NASCAR Driver Bubba Wallace Loses Sponsorship Over Tantrum in eSports Race
The eSports version of auto racing created to fill the void during the coronavirus epidemic has turned real with news that NASCAR driver Bubba Wallace has lost a sponsorship over his weekend antics.
Wallace was fired by a sponsor after abruptly quitting in a tantrum as racing fans watched the third in a series of online-gaming races Sunday.
What happened in the NASCAR iRacing race?
Bubba Wallace and Clint Bowyer were involved in a crash during the early laps of an iRacing series race being broadcast by Fox Sports. Boyer reacted to being moved out of line by Wallace by joking, “I got Bubba-ed!” I need a beer really badly.”
Wallace then quit, ranting on the stream, “That’s why I don’t take this (crap) serious. Peace out!”
He went on Twitter later to mock fans for taking iRacing seriously.
The problem with his outburst is that Wallace drives one of the most famous cars in racing and was being sponsored by Blue-Emu, a pain relief product. The value of the sponsorship arrangement wasn’t disclosed, but NASCAR teams and drivers are being hurt as much as anyone during the shutdown caused by the pandemic, so any money is appreciated.
NASCAR hasn’t conducted a real race since the FanShield 500 at Phoenix Raceway on March 8. The season is tentatively slated to restart May 9 with the Blue-Emu Maximum Pain Relief 500 at Martinsville Speedway in Virginia.
Blue-Emu executive vice president Ben Blessing reacted to being embarrassed by Wallace by immediately announcing that the driver was fired and would not be paid.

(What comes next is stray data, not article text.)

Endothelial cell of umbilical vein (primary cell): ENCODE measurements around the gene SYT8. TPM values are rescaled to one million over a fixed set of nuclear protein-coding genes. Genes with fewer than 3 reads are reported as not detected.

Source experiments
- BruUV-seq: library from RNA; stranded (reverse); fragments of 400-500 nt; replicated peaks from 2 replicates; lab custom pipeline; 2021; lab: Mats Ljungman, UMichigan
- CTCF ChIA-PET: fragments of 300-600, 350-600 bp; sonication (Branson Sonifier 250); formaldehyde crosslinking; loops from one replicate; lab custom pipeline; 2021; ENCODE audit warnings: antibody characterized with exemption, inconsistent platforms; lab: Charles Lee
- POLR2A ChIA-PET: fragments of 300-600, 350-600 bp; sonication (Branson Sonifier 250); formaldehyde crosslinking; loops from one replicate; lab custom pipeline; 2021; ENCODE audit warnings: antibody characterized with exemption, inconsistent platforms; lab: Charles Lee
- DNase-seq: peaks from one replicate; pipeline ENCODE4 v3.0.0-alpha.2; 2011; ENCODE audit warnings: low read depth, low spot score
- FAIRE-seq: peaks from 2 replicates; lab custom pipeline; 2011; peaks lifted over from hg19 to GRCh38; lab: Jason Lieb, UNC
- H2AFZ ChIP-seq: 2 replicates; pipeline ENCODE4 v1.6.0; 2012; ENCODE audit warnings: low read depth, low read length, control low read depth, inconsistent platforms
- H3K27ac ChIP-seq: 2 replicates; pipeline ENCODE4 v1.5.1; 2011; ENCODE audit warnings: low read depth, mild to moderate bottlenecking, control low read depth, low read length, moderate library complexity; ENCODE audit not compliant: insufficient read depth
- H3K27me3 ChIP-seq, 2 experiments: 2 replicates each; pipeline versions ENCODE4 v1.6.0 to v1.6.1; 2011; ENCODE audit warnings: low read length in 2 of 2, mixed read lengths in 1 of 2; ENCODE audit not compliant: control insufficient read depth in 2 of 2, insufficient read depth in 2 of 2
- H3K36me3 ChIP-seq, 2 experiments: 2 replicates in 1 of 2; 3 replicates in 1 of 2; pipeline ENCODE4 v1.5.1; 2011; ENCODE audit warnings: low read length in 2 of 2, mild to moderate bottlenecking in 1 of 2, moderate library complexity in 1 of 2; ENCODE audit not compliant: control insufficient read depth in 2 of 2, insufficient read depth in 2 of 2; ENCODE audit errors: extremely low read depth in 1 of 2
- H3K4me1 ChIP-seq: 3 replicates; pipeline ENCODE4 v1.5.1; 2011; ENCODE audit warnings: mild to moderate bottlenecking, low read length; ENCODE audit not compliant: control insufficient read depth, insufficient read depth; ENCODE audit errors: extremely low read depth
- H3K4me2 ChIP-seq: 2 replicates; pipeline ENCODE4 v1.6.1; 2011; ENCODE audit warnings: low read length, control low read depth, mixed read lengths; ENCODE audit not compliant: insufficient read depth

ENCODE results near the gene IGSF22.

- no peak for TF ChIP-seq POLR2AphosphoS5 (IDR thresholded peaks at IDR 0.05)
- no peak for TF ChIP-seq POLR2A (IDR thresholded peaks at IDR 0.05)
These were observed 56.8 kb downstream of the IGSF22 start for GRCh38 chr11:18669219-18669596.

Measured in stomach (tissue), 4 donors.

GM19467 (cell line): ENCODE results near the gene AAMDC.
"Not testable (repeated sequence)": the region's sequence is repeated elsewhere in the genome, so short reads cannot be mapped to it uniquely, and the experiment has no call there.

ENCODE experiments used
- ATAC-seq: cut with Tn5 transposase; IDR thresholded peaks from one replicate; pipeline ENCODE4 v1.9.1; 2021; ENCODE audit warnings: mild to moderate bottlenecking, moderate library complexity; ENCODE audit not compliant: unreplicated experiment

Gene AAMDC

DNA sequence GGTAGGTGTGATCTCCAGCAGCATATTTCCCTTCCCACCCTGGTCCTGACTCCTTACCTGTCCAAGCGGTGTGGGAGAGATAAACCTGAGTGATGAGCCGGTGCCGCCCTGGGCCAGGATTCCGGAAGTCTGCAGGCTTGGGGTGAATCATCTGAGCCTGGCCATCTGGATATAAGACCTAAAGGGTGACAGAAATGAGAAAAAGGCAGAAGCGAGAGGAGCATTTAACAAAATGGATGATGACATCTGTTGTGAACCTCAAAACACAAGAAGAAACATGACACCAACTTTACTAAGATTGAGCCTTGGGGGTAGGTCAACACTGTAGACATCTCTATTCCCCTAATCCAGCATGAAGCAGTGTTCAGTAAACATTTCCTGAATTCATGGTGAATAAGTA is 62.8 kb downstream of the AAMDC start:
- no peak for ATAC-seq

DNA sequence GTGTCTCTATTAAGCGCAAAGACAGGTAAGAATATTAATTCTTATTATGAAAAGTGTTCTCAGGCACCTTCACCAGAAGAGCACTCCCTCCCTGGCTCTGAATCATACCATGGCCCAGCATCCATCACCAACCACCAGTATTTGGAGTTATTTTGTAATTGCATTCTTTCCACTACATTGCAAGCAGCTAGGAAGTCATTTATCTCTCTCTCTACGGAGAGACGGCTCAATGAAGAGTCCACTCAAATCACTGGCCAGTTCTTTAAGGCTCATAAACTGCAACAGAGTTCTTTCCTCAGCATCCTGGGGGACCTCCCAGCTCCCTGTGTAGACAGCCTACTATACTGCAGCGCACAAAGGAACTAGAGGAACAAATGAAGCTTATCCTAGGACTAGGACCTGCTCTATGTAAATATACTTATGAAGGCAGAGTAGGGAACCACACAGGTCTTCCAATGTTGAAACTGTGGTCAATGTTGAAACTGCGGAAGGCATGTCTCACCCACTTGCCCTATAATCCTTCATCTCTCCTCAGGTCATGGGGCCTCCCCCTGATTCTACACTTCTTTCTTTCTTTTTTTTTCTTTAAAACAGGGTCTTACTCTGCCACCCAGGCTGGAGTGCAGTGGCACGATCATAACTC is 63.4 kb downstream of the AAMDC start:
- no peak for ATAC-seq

“We aren’t sponsoring Bubba anymore,” Blessing told The Action Network. “Can you imagine if he did that in real life on a track?”
Bubba Wallace has a temper in real races, too
Bubba Wallace has shown his temper in the past at real NASCAR races. He was spun out by Alex Bowman during a race last season after Wallace taunted him with a hand gesture on several laps. Afterward, Wallace sought out Bowman and splashed water on him.
Wallace, 26, is in his third season driving the No. 43 Chevrolet for Richard Petty Motorsports. The number remains closely associated with Petty, who retired from racing in 1992 with 200 career victories on NASCAR’s top circuit.
Wallace was the 2018 runner-up for rookie of the year for a season that began with a second-place showing in the Daytona 500. He previously drove for Joe Gibbs Racing, Kyle Busch Motorsports, and Roush Fenway Racing, and has six career victories in the NASCAR truck series.
What’s the deal with NASCAR iRacing?
At a time when other sports leagues are completely shut down, auto racing has been able to provide some semblance of entertainment the past few weekends through iRacing, a series of streamed online competitions.
Combat games are the most common fare for cable networks that have dipped a toe into online eSports. TBS has had the greatest success with ELeague competitions in titles such as “Counter-Strike: Global Offensive” and “Overwatch.”
NASCAR’s first two televised events set eSports records. More than 1 million viewers watched last week when Fox showed the race over one of its cable networks and allowed broadcast affiliates to show it. IndyCar set up its own series in partnership with NBC the week after NASCAR’s debut.